I have a photo on my desk of my grandmother holding my daughter at Christmas in 2007. This was the last Christmas I had as a “civilian,” before I was ordained. Evelyn was 11 months old, wearing a red dress with fuzzy white sleeves. Both of them are laughing so hard their eyes are squinting. I remember Evelyn was at the stage where she wanted to just GO! Always go. She didn’t like to be held, because she wanted to run and crawl and get into things.
But Meme held her for a while, sitting there in her chair. By that point, Meme couldn’t get around well. She died a year and a half later, so she stayed in her chair that Christmas and we all came to her. She loved it when the little ones crawled in her lap, and I even had my turn in the chair with her! I sat on the arm of the chair, leaned next to her, put my head on her shoulder with my arm around her and just sat there, like I had done for almost thirty years at that point.
I look at that photo every day and remember that moment: to see my beloved grandmother holding my beloved daughter at Christmas time. And I miss Meme dearly. I don’t think a day goes by when I don’t think of her: when I see birds and remember how she taught me to love and feed them. When I see the two glass bluebirds on my window sill she gave me. The onyx bust of Nefertiti she brought back from a trip to Cairo, Egypt in the 70s. The blanket she made for me when I was born.
We always wanted to be held by Meme. We wanted to be embraced by her—and we wanted to embrace her in return.
Christmas is full of embraces. It is full of reunions and family gatherings. And, to be sure, there is more than a little pressure and strain that pops up during this time! There are those relatives who, perhaps, we dread seeing a little bit. Those who get on our nerves—some we would rather like to lock in a closet somewhere until it’s time to go home! And, I’m sure some in our family might feel that way about us! I know some of mine do about me!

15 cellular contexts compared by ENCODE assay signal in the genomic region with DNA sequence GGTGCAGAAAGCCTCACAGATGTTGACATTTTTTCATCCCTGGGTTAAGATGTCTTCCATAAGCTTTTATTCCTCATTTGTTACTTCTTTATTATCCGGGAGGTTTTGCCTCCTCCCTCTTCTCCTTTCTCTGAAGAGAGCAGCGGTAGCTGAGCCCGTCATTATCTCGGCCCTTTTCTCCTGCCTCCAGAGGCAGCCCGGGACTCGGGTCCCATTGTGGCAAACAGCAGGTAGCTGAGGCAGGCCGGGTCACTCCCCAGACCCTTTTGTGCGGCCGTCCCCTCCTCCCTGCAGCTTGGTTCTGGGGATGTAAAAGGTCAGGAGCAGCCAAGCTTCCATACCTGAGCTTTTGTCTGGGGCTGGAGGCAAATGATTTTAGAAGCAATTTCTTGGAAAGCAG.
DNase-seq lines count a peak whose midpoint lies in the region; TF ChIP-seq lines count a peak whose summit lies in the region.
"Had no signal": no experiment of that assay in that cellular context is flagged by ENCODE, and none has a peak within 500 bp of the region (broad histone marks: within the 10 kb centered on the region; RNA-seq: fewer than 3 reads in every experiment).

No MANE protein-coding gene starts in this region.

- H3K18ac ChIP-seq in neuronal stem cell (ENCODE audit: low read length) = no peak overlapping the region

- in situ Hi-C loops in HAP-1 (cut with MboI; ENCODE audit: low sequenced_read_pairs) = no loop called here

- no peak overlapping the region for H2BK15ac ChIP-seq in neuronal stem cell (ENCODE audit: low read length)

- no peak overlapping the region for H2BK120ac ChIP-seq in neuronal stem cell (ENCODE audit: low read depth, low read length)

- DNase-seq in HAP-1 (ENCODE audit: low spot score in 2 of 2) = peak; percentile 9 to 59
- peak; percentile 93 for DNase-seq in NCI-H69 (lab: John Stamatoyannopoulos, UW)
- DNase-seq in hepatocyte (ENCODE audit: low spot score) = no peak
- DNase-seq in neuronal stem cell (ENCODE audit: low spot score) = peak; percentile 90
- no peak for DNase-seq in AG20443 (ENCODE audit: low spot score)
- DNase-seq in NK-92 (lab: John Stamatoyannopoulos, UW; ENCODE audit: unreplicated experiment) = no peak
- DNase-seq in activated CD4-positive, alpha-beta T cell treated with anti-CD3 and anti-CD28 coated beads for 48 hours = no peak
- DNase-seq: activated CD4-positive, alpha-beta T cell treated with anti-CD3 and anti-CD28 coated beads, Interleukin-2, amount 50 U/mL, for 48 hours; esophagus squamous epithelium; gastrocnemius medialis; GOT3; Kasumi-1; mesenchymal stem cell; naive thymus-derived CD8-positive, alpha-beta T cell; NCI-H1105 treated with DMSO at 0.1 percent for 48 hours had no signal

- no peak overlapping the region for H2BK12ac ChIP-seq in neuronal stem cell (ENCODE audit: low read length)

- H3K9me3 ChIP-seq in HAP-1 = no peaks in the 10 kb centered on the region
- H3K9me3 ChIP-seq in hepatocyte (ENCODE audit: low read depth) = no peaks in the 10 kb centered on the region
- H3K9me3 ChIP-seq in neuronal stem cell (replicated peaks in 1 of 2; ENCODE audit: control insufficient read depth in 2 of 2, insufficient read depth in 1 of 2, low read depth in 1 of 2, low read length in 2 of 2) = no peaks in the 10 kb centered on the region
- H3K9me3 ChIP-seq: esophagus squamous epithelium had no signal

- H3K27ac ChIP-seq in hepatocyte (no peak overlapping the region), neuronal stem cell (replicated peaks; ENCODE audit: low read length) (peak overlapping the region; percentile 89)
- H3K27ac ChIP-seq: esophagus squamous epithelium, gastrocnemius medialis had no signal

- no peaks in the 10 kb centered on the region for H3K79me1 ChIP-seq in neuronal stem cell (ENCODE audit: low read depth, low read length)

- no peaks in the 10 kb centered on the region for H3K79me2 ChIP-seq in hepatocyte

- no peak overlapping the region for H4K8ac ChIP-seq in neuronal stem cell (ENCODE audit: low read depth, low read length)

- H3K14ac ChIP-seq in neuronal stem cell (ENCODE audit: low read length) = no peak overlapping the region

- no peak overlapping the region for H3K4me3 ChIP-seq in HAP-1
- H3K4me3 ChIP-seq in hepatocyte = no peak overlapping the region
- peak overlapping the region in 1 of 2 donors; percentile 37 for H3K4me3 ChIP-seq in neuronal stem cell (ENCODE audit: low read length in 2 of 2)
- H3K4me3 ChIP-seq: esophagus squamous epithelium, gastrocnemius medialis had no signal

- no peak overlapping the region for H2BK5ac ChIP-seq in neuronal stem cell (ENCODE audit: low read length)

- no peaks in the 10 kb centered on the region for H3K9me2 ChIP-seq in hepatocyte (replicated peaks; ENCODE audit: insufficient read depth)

But, all in all, it is a season of embraces, of being held. Because the iconic image is of a mother embracing a child. There is no more iconic image of Christmas, of the Nativity, than Blessed Mary holding the infant Jesus there with Joseph, with angels above, shepherds, sheep and animals all around, with the magi headed that way on their journey.
There is a deep comfort and peace in being embraced by the person you love. Of being held close, of being reminded that you are loved.
Being embraced in this way isn’t just some sentimental emotion. It isn’t fleeting or superficial. There’s something radical about such love in this season that we would do well not to forget! The love we experience is a reminder, an invitation, a mandate, to live more fully into our lives as followers of Jesus Christ: God Incarnate who came as an infant held by his mother and who stretched out his arms on the hard wood of the cross to embrace and reconcile the world to God.
When I look around, I notice that so much of the narrative we hear from Christianity is about being held, being embraced, “being saved.” A great deal of the focus has us on the receiving end of the love of Christ.
And, we desperately need this, and it is very much part of our practice of faith. We are held, loved, redeemed, reconciled…